The acronym "CFL" stands for an existing light standard (Compact Fluorescent Light) as well as a standard nutrient (Cognitive Fooding Laboratory). "CFL" is a mobile laboratory for growth of watercress shoots which contain high levels of anthocyanin – a natural pigment used by fighter pilots to increase their visual acuity at night in order to achieve better responses to light stimuli. In the work Celador, a taste of illusion (2007), the viewer is invited to consume the plants – a candy with the flavor of illusion.
This work refers to the "Dream Machine", an experimental object invented by the painter and writer Brion Gysin and the scientist Ian Sommerville, and which is composed of a light bulb with light passing through slits in a rotating cylinder. Loris Gréaud revisits the structural mechanism; the light variations, following the frequency shift of the "Dream Machine",, which is transcribed here by the undulations of the light produced by the filament lamps.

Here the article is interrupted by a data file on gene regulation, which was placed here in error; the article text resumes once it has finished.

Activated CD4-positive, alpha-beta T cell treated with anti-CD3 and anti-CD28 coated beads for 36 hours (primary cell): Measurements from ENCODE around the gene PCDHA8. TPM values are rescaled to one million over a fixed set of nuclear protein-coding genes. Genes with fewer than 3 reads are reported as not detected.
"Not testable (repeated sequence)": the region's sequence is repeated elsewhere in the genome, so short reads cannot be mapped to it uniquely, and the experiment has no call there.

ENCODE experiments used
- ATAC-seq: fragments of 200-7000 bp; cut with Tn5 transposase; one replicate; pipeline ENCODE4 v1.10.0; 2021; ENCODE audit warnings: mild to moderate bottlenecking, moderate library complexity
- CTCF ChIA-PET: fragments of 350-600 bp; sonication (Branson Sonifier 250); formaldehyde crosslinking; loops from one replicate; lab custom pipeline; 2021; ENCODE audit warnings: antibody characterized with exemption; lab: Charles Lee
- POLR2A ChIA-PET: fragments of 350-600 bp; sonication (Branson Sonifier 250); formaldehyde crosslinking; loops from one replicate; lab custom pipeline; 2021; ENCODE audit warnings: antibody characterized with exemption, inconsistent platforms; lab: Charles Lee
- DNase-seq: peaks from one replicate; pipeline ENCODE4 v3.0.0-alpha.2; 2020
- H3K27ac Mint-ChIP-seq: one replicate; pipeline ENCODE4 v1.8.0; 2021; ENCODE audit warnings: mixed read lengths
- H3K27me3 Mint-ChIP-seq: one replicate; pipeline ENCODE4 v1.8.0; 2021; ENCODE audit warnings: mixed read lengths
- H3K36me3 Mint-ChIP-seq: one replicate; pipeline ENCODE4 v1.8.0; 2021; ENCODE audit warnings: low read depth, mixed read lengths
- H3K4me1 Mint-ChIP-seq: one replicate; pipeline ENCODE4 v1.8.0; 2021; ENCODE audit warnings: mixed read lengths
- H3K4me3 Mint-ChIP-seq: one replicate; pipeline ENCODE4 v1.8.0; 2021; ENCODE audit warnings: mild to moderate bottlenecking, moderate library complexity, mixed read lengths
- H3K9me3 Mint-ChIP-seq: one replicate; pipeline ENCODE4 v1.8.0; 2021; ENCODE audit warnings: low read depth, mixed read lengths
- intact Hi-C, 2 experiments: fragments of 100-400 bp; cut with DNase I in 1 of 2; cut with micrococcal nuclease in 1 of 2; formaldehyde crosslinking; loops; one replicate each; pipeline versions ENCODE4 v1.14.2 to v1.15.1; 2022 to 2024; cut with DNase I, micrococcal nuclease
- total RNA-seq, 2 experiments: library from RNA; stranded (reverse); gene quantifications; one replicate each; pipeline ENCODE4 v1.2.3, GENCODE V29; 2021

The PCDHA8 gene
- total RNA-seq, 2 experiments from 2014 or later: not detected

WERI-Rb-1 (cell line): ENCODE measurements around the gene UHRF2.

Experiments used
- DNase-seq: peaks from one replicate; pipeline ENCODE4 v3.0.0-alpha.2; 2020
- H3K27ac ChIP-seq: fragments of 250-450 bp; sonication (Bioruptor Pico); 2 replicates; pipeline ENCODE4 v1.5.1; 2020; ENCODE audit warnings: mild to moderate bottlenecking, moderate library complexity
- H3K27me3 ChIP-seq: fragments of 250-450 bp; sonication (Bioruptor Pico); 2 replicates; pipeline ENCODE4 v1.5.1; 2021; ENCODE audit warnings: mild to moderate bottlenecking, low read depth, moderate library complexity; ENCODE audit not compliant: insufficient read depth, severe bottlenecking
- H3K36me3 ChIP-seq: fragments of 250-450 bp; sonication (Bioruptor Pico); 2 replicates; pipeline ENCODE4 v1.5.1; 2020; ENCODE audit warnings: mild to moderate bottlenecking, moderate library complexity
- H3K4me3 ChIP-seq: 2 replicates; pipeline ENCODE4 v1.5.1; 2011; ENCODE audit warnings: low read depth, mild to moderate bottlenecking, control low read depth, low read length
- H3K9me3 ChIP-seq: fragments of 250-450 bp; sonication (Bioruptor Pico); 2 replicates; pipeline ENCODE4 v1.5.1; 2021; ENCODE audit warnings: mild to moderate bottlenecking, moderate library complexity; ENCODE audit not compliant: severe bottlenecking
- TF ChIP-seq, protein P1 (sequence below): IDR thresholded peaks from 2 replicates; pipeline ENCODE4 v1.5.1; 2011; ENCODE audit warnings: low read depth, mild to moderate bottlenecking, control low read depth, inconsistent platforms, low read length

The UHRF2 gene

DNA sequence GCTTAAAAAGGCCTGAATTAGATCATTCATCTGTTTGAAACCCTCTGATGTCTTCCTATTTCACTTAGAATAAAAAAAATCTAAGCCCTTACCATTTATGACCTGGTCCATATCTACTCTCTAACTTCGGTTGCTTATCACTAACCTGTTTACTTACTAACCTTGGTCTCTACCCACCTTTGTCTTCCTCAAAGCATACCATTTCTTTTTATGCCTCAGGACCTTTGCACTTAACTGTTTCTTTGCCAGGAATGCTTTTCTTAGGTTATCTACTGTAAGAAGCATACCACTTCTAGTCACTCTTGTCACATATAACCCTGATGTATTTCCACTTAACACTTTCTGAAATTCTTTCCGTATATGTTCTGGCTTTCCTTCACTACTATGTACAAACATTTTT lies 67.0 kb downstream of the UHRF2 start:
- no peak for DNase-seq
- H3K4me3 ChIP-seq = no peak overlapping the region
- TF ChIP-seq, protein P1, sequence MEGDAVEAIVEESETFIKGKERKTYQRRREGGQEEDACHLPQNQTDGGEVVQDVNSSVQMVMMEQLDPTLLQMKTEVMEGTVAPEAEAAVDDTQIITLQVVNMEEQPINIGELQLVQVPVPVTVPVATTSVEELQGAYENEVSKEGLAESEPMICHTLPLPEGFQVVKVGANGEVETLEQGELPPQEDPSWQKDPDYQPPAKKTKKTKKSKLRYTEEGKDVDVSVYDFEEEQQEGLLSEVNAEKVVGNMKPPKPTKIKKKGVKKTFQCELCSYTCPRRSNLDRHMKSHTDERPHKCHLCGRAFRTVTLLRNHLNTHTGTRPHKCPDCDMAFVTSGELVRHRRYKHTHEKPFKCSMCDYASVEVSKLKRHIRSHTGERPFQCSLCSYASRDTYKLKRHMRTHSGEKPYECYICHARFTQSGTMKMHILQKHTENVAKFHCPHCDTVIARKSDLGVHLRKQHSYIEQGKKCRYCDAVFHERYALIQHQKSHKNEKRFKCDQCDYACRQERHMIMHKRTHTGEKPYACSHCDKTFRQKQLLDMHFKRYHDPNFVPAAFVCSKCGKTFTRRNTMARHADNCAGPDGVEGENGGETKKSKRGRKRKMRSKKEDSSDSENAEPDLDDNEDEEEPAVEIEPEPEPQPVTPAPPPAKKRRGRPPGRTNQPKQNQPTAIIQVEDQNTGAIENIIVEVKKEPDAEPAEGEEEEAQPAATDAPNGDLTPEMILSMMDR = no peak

Research by Loris Gréaud is pieced together in the exhibition space in effort to build a total work of art and a world view. "Cellar Door," his solo exhibition held at the Palais de Tokyo in 2008, is constructed like a movie set, spanning across divergent processes and temporalities. Gréaud's work, extracted from science fiction literature, technology, and science, questions immateriality as well as the real and the virtual. He is known to make references to Yves Klein in "The Merzball Pavilion" (2008), to spread the smell of the planet Mars in "Spirit" (2005), to remodel an apartment magnetic fields specialist in "Residents 1" (2005), to send messages in Morse code by light in "Limen" (2003), and create nanosculptures with "Untilted01" (2006). The artist does not make the invisible visible, but instead makes the invisible readable. "These notions of invisibility and off-screen non-presence are engines of desire" Gréaud states. Paul Ardenne when speaking about Gréaud referred to him as the "artist as phenomenologist," describing his works and their high degree of sophistication as a "phenomenological subject."
Loris Gréaud was born in 1979 in Eaubonne, France. He lives and works in Paris.